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Vancouver, WA

Vancouver, Washington, is situated on the northern bank of the Columbia River, approximately ten miles north of Portland, Oregon, and 305 miles south of Vancouver, British Columbia. Like its Canadian counterpart, the city was named after sea captain George Vancouver, an officer in the Royal Navy who became famous for exploring the northwest coast of North America. To avoid confusion between the two cities, Washington residents often refer to the Canadian Vancouver as "Vancouver B.C." while calling their own Vancouver "America's Vancouver."

Incorporated in 1857, Vancouver is the county seat of Clark County. It is among the largest cities in the state, with a population estimate of nearly 160,000. Residents of Vancouver take advantage of mild summers and cold winters with a variety of recreational activities, including fishing, hiking, mountaineering, snowshoeing, skiing, and whitewater kayaking.


While the majority of Vancouver's residents can be described as young, educated singles who are upwardly mobile, there are also many residents of various ages, ethnicities, and income brackets to give the city an interesting mix of citizens from all walks of life.

Since the mid-1990s, the city of Vancouver has worked to revitalize a large portion of its downtown area with the construction of condominiums, a large hotel, a shopping complex, and a new seven-story building for its newspaper, The Columbian. The city has embraced these changes and has dedicated itself to continue working on the redevelopment of this area. In recent years, the city has explored plans to build a new library, condominium complexes, a new hotel, offices, and office parks.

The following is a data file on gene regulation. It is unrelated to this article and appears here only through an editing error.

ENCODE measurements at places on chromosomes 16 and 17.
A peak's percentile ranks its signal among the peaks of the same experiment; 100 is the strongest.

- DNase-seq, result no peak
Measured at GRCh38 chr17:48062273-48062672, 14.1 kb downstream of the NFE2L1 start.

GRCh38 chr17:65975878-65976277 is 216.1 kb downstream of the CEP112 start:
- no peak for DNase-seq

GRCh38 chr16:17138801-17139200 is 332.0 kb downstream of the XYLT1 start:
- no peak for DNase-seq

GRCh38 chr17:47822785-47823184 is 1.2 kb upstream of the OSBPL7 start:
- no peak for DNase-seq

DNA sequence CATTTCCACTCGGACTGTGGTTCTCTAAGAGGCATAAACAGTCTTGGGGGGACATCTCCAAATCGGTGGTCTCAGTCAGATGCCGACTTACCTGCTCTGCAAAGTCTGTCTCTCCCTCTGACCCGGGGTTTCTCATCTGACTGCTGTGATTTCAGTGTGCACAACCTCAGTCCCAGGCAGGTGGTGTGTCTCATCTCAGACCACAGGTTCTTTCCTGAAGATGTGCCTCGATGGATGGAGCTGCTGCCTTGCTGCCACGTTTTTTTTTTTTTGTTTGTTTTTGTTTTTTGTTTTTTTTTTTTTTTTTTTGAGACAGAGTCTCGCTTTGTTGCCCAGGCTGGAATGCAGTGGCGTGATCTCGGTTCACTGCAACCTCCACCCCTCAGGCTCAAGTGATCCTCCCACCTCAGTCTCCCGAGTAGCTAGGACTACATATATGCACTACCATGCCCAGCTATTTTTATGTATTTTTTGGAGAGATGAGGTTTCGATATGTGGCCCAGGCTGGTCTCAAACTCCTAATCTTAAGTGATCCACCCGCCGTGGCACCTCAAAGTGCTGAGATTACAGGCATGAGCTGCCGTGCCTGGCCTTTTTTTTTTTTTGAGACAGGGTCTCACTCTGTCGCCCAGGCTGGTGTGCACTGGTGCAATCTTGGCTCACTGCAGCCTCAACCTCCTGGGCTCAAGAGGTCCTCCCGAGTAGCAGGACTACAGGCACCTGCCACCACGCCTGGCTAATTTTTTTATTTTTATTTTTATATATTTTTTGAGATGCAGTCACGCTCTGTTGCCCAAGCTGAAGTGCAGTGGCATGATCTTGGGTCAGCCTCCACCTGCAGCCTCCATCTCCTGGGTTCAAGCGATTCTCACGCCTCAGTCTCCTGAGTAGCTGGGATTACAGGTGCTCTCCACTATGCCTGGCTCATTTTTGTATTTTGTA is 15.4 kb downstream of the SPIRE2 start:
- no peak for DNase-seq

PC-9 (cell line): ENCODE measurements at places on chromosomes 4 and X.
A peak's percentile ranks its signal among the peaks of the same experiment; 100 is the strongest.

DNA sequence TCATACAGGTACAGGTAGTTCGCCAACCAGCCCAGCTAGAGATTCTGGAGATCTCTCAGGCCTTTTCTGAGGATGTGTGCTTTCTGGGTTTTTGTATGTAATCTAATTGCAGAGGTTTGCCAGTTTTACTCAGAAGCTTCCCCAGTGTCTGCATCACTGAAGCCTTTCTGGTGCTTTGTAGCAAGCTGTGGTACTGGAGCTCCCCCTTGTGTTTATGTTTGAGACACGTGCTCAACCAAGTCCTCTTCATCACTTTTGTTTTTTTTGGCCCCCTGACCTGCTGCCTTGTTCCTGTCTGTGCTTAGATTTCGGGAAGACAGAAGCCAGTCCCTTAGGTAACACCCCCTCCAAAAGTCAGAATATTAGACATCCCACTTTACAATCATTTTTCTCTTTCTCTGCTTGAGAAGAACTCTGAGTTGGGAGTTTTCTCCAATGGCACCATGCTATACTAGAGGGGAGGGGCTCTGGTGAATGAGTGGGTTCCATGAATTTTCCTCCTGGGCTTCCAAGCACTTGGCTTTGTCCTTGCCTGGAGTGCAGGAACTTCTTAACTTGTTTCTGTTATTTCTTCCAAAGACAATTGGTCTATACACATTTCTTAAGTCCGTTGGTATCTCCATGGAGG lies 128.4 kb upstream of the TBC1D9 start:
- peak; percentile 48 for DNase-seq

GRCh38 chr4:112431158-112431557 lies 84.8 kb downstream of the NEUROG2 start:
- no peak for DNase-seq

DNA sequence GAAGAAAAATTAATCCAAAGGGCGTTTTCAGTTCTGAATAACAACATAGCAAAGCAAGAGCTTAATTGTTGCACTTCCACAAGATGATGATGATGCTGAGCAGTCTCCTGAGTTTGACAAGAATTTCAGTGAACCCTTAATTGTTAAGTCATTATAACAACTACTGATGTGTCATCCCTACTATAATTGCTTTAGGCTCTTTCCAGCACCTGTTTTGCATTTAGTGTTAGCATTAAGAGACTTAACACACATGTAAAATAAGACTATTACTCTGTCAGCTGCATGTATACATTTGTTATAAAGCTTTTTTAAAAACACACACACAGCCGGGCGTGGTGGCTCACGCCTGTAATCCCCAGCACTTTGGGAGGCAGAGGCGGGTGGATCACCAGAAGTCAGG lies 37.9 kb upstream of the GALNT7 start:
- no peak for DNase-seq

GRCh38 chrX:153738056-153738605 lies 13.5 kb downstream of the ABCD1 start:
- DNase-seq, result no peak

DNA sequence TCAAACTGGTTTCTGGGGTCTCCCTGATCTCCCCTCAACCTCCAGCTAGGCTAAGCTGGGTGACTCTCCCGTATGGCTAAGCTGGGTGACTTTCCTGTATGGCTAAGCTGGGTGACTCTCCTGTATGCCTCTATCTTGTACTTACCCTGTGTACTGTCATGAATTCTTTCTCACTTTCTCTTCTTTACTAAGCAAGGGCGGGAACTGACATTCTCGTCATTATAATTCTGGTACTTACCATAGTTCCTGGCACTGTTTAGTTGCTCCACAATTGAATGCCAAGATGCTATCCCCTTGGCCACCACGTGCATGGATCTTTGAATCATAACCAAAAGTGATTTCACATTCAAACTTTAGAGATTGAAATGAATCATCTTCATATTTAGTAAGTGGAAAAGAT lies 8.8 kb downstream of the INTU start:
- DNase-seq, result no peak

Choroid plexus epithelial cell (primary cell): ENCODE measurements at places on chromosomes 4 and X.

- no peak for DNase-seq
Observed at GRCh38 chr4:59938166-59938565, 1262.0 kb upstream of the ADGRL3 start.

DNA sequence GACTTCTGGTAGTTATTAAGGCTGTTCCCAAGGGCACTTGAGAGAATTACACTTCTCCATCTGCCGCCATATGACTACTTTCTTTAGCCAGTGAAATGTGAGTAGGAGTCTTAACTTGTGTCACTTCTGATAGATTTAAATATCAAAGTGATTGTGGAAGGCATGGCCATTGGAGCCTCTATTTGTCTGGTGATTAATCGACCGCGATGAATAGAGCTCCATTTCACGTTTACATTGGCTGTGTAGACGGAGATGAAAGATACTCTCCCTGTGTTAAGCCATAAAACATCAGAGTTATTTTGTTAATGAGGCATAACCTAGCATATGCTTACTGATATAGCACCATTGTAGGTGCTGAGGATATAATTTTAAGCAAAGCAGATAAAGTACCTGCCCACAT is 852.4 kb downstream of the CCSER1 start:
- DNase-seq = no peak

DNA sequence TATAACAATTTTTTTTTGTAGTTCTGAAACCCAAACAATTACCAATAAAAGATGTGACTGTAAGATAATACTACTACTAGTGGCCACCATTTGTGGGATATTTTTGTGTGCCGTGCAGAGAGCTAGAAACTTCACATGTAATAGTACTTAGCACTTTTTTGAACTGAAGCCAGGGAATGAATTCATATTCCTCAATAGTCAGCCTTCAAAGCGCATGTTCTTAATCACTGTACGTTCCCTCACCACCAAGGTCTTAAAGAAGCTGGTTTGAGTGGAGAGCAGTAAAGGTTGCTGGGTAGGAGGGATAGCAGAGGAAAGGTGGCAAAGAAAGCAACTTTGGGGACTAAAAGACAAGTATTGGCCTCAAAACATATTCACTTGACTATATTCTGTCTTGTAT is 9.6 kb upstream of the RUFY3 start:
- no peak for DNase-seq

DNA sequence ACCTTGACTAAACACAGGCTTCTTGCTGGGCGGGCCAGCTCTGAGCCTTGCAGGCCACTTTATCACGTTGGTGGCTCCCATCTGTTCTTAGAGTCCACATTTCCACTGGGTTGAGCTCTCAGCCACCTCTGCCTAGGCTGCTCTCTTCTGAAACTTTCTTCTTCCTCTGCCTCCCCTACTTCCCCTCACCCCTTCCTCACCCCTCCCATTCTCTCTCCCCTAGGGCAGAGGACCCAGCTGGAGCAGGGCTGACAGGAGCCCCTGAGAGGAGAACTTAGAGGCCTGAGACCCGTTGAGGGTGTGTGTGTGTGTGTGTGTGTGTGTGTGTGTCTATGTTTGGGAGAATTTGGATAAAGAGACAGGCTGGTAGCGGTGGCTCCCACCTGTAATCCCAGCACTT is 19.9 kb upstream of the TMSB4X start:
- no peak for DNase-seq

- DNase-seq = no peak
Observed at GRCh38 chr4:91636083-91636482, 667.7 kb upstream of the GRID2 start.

For residents who love the excitement of city living and who want to live within walking distance of shops, businesses, and entertainment, Vancouver's downtown neighborhoods offer everything from high-rise apartment complexes to single-family homes. For those who love city life but prefer quieter residences and family-friendly neighborhoods, the Walnut Grove neighborhood offers established single-family homes.


Vancouver's economic landscape has evolved from fur trading and salmon fishing in its earliest history, to lumber in the 1880s, to airplane manufacturing in the early 20th century, to the high-tech and service-industry focus of recent years. Some of the largest employers in Vancouver are government agencies and school districts, and include:

Other large companies in Vancouver are the Kroger Corporation's Fred Meyer grocery stores, as well as high-tech companies like Hewlett-Packard, WaferTech, and SHE America. The corporate headquarters for Nautilus, Inc. is also in Vancouver.


Vancouver is home to a number of notable buildings, including some designed by the one of the city's original architects: Mother Joseph, a Canadian nun who was responsible for designing a number of hospitals, educational institutions and schools, and orphanages throughout Washington, Oregon, Idaho, and Montana.



Ridgefield National Wildlife Refuge has more than 5,000 acres of habitat where visitors can watch migrating birds and other kinds of wildlife. Dan Ponciano Guide Service offers guided fishing tours in the Columbia River, where salmon, sturgeon, steelhead, and walleye abound. Rendezvous River Cruises features tours and dinner cruises on the Columbia River.

Numerous trails throughout Vancouver offer walking, jogging, hiking, biking, and horseback riding. These trails include Ellen Davis Trail, Battle Ground Lake, Frenchman's Trail, Bells Mountain Trail, Cougar Creek Trail, Burnt Bridge Trail, Discovery Loop, Evergreen Trail, Lacamas Trail, Steigerwald Trail, Renaissance Trail, Salmon Creek Trail, and Whipple Creek Park Trail.



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